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All these swirling, complicating factors were explored during the conference’s competitive “hackathon” component, which saw teams comprising Harvard students, data science and visualization pros, and politicos coming together over a shared set of election data to try to extrapolate new and deeper insights. The winning team attempted to quantify the very anxieties Cramer and Baretta described.
For Matt Lackey, a data expert with experience on Barack Obama’s 2008 campaign who now serves as vice president of research and development for
“Nonresponse bias is a real problem,” Lackey said. “If we lose our ability to accurately measure what people think, we lose our ability to govern.”
As for solving the challenges of a potentially ungovernable democracy, Americans will need to reconcile their discomfort with the differences between big numbers and sure things.
“People tend to underestimate the likelihood of relatively low-probability events,” said New York Times Upshot reporter Nate Cohn. He continued: “Weather forecasters treat this problem way differently. … If you have a five percent chance that you’ll be hit by a hurricane tomorrow, you’re
Washington Post political scientist John Sides warned against over-interpreting a single election. “Had Clinton gotten about a percentage point more of the popular vote, she would have won the Electoral College, and we would have had a conversation about data and analytics that’s the exact polar opposite of the one we’re having now,” he pointed out.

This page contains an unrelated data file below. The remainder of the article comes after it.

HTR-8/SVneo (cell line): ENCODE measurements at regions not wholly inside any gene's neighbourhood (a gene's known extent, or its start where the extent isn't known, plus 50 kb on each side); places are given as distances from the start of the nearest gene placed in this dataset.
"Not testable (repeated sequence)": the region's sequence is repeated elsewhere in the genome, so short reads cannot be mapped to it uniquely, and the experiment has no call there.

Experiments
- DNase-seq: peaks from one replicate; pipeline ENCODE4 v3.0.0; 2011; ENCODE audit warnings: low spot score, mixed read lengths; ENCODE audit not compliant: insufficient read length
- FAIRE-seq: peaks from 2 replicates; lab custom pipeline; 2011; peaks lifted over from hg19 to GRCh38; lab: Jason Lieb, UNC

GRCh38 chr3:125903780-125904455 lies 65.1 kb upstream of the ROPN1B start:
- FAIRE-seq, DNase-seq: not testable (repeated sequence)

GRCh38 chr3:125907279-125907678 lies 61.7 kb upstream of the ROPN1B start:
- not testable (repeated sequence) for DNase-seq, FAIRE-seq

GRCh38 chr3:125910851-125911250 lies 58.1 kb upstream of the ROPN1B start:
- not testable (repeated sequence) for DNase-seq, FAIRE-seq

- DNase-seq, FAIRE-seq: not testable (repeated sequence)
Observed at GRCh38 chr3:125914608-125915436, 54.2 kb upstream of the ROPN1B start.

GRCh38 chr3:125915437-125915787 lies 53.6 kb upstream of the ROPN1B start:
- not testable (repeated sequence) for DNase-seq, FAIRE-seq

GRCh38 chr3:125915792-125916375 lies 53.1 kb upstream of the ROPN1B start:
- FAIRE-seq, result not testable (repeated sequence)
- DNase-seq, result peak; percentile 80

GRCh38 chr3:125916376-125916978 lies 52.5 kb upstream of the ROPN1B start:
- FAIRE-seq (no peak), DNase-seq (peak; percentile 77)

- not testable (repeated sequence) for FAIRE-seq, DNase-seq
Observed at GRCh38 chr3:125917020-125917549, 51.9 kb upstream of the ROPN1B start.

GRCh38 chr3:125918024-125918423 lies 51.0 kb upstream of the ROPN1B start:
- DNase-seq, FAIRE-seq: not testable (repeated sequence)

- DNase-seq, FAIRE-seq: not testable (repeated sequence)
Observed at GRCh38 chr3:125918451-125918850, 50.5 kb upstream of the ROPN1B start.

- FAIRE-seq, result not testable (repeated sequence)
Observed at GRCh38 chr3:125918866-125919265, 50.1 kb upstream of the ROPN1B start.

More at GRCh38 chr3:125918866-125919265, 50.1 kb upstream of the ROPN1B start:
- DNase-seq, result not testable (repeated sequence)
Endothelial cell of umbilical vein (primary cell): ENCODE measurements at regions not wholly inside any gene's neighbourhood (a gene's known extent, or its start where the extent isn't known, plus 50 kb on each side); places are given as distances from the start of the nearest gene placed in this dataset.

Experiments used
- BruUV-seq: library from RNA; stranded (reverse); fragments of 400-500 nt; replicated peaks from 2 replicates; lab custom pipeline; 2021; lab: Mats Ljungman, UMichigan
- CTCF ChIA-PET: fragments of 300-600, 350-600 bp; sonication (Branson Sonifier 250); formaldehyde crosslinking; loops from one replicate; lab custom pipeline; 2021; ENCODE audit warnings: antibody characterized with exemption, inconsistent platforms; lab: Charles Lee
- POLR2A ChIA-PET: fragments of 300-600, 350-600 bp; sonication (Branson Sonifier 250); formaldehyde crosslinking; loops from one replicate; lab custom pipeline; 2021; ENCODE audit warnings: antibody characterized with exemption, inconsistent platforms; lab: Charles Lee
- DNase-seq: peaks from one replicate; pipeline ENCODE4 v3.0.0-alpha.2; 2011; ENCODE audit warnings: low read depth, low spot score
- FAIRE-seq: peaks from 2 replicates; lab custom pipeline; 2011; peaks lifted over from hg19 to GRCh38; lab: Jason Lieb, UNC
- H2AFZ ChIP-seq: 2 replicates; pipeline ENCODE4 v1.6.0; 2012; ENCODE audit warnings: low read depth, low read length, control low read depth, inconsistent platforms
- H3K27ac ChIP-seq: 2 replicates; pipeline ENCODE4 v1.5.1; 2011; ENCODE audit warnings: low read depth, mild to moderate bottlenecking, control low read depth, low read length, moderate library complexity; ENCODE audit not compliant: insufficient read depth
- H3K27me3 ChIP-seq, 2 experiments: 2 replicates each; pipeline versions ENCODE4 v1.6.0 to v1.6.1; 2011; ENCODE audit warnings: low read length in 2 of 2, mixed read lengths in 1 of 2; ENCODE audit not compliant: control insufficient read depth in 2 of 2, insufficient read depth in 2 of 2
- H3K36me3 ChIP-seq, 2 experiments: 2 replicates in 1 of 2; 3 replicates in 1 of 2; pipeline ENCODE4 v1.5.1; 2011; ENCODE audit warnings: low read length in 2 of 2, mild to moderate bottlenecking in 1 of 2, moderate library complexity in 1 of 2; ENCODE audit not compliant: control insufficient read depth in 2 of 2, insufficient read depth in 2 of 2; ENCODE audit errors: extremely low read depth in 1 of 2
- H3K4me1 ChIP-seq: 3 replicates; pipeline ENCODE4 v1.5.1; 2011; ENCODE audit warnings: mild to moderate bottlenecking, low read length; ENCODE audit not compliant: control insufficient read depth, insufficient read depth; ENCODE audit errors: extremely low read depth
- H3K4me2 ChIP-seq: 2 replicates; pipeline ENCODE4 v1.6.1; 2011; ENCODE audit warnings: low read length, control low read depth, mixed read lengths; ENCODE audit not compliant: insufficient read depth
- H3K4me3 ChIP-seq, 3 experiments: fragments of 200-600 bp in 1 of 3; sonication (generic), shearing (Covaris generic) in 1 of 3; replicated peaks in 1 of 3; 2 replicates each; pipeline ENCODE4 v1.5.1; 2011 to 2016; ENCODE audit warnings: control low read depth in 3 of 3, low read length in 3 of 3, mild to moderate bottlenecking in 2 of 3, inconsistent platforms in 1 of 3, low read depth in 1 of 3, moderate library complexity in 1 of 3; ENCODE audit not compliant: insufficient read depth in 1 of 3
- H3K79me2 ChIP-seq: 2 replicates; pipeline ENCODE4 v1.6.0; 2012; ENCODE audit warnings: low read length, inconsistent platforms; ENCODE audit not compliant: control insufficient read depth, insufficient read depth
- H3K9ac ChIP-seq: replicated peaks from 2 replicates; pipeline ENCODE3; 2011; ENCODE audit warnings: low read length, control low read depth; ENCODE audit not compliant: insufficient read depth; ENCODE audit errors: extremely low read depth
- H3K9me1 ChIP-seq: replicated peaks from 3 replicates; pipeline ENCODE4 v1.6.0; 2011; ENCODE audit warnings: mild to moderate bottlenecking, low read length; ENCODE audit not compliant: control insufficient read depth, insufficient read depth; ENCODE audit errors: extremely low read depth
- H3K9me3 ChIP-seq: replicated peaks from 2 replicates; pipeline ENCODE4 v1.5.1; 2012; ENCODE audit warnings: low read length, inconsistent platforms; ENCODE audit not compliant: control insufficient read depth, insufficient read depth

Even if they didn’t call a perfect game, analysts in this realm played a key role in the 2016 presidential election. As in professional sports, the influence of data cannot simply be measured by whether the ultimate victors opted for analytically driven strategies. If the day had a persistent theme, it was that the low probability of a Trump victory and a misunderstanding of what that meant were perhaps the deciding factors that shaped the narrative around the campaign, which could have in turn dramatically affected the electorate.
At Harvard, Sides couldn’t help but paraphrase another old, venerated institution. “The real lesson from this election is that data and analytics are the worst way to run a campaign, except for all the other ways,” he said with resignation.
The truism held up to the scrutiny of a room full of data scientists, by any calculation or measurement. But if the Political Analytics Conference taught attendees anything, it was to be a little careful of looking backward when trying to think forward.
This article was produced in collaboration with the Boston Institute for Nonprofit Journalism.